Drawing flux and induced EMF graphs - Faraday's/Lenz's law

  • Thread starter Amanda H
  • Start date
  • #1
3
0
I would really appreciate some clarification about how to draw graphs showing changing flux and induced EMF. I understand that there needs to be a 90 degree phase difference as the EMF is a maximum when the flux has the greatest rate of change. However, our exam board says that the EMF can be either leading or lagging by 90 degrees. I don't understand this as surely the as the the EMF = negative gradient of flux then the EMF must be negative when the flux is a positive gradient and vice versa. Please help. This is driving me mad!
 

Answers and Replies

  • #2
cnh1995
Homework Helper
Gold Member
3,442
1,147
I would really appreciate some clarification about how to draw graphs showing changing flux and induced EMF. I understand that there needs to be a 90 degree phase difference as the EMF is a maximum when the flux has the greatest rate of change. However, our exam board says that the EMF can be either leading or lagging by 90 degrees. I don't understand this as surely the as the the EMF = negative gradient of flux then the EMF must be negative when the flux is a positive gradient and vice versa. Please help. This is driving me mad!
I believe the negative sign in the Lenz's law says that the induced emf "opposes" its cause i.e. change in flux. This means the emf is induced in such a way that the resulting current would try to make up for the change in the original flux.

Look up dot convention in inductors (or transformers). Direction of emf induced between two ends of a coil depends on the sense of the winding.
images (5).png
 
  • #3
3
0
Thank you for helping out. So, what you are saying is that the negative sign in the equation can be ignored when drawing graphs and that the Emf can either lead or lag as this is simply due to the winding.....?? This is what I thought but if you see the following link the explanation of the Emf graph describes a positive and negative gradient of the flux...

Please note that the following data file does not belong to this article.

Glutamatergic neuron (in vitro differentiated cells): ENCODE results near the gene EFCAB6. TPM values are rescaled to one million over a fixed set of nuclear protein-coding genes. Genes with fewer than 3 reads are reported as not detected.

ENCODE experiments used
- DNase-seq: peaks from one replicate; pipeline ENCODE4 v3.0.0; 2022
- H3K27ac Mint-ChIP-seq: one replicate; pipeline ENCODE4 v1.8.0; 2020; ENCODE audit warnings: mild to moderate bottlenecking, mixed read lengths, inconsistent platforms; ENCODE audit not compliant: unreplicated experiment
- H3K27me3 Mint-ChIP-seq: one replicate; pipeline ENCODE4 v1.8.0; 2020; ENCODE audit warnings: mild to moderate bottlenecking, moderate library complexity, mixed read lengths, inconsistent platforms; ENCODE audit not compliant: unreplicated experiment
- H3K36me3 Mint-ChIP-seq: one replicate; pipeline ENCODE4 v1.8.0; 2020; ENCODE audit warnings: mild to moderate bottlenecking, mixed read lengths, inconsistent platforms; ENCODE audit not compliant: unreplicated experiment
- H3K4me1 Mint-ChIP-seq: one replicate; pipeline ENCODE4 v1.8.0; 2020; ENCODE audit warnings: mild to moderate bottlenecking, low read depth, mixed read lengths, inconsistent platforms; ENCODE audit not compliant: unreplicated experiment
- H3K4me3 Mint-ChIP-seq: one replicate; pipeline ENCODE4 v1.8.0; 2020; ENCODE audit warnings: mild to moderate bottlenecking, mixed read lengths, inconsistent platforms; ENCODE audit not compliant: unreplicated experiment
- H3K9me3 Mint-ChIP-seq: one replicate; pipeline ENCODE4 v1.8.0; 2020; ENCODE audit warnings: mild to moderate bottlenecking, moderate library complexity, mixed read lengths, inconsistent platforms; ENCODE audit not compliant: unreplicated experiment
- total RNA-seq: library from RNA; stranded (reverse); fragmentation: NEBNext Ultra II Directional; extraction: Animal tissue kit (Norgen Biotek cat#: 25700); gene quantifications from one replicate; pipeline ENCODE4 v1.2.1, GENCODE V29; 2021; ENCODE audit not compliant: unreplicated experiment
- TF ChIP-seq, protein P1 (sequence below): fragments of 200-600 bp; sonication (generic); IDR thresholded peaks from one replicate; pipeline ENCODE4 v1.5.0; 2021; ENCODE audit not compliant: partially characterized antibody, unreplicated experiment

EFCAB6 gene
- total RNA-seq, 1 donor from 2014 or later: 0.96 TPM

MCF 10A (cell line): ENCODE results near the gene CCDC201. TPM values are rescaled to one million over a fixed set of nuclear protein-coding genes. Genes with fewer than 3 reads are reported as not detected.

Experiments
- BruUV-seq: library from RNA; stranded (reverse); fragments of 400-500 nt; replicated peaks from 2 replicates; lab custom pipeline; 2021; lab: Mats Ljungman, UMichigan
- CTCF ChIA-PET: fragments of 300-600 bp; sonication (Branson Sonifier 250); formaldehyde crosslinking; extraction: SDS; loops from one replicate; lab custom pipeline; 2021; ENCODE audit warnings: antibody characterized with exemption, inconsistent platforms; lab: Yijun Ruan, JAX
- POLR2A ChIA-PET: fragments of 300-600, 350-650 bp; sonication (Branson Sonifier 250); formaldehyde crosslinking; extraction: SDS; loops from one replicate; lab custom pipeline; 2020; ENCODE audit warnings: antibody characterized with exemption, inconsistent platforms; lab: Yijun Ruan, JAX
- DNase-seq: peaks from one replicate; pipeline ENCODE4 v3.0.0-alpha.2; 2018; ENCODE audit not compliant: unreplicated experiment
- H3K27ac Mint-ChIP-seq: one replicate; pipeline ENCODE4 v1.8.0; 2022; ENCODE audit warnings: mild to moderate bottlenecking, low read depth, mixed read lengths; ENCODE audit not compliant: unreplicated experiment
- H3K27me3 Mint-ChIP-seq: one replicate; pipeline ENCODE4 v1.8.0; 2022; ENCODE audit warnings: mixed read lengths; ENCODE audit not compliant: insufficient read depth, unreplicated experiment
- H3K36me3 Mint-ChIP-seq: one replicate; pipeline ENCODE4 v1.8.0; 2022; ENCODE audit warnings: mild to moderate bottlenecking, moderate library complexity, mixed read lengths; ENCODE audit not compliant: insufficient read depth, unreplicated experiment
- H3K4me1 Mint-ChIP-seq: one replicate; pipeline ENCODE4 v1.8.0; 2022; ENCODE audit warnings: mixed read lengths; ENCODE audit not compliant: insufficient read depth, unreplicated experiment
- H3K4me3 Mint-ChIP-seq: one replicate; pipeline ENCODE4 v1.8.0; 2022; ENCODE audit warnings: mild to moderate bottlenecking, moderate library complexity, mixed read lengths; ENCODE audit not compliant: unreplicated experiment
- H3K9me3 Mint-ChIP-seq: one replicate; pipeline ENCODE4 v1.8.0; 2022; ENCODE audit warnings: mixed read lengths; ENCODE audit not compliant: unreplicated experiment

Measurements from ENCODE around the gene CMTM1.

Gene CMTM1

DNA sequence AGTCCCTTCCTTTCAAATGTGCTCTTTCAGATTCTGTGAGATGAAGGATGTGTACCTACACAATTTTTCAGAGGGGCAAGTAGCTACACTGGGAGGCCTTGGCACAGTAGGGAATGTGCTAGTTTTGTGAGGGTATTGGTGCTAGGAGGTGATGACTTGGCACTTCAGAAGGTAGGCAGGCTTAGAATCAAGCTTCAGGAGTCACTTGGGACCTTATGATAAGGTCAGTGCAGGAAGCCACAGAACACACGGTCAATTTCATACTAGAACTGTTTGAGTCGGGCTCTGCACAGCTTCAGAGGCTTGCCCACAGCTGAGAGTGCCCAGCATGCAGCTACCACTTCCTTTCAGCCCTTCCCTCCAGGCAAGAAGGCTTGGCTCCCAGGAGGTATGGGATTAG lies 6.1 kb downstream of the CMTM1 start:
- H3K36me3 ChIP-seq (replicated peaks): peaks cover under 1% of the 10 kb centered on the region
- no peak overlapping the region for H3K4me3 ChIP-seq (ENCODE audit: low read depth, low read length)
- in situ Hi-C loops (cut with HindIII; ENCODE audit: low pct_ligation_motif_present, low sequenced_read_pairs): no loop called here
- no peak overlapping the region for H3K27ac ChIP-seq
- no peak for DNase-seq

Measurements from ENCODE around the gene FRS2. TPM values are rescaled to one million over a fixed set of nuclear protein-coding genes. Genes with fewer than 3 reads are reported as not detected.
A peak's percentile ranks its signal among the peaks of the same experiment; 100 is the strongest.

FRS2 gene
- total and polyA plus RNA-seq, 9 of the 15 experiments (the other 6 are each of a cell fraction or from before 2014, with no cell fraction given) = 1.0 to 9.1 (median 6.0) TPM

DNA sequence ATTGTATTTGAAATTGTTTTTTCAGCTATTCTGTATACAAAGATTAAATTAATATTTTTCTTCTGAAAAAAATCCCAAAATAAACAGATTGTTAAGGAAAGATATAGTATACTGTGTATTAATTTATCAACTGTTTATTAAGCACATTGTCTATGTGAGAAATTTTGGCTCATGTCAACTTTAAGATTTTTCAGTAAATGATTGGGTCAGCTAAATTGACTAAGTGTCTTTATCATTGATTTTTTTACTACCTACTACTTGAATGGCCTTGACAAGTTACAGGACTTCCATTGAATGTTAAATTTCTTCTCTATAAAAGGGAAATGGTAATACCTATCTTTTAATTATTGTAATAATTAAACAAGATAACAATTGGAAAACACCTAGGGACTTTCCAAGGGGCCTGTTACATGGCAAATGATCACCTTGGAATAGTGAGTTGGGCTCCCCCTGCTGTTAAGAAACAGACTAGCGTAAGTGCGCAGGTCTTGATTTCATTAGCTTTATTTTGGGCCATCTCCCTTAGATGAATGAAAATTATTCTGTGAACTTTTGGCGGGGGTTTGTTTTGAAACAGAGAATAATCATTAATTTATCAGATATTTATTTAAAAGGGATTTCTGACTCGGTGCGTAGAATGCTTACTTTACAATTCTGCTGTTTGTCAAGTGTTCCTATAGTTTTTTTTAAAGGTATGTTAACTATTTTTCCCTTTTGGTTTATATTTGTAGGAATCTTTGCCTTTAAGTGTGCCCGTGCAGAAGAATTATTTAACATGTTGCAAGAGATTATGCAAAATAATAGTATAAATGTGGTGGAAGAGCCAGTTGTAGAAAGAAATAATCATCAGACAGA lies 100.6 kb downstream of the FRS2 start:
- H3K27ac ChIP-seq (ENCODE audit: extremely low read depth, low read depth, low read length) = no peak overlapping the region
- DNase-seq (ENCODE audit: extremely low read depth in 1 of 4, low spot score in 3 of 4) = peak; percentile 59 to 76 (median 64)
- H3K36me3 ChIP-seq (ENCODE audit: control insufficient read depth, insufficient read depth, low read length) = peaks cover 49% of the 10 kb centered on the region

https://www.google.co.uk/search?q=c...&q=flux+and+induced+emf&imgrc=rd3_kOmysfILDM:
 
  • #4
cnh1995
Homework Helper
Gold Member
3,442
1,147
Thank you for helping out. So, what you are saying is that the negative sign in the equation can be ignored when drawing graphs and that the Emf can either lead or lag as this is simply due to the winding.....?? This is what I thought but if you see the following link the explanation of the Emf graph describes a positive and negative gradient of the flux...
https://www.google.co.uk/search?q=current+and+induced+emf+graphs&rlz=1C1VFKB_enGB657GB658&tbm=isch&tbo=u&source=univ&sa=X&ved=0ahUKEwiZmI-xpaTRAhVIKMAKHUypDz4QsAQITA&biw=866&bih=452#tbm=isch&q=flux+and+induced+emf&imgrc=rd3_kOmysfILDM:
IMO, the signs of dΦ/dt and induced emf E should be opppsite while drawing the graph.

The flux Φ only increases or decreases and increasing Φ gives positive dΦ/dt while decreasing Φ gives a negative dΦ/dt. But induced emf E has two possible directions depending on dΦ/dt and winding direction. Out of these two directions, we can't determine which one is positive and which one is negative. So, I think the correct way to draw the graph of emf is
1)Draw the graph of flux.
2)Compute the magnitude of E using dΦ/dt.
3) Considering the sign of dΦ/dt, attach the opposite sign to the emf E and draw its graph, regardless of its direction.

This means the induced emf should always lag behind the flux by 90°.

Corrections are welcome.
 

Related Threads on Drawing flux and induced EMF graphs - Faraday's/Lenz's law

  • Last Post
Replies
8
Views
4K
Replies
4
Views
4K
  • Last Post
Replies
3
Views
774
Replies
3
Views
2K
  • Last Post
Replies
3
Views
2K
  • Last Post
Replies
15
Views
2K
Replies
5
Views
1K
Replies
2
Views
594
Replies
46
Views
4K
  • Last Post
Replies
1
Views
2K
Top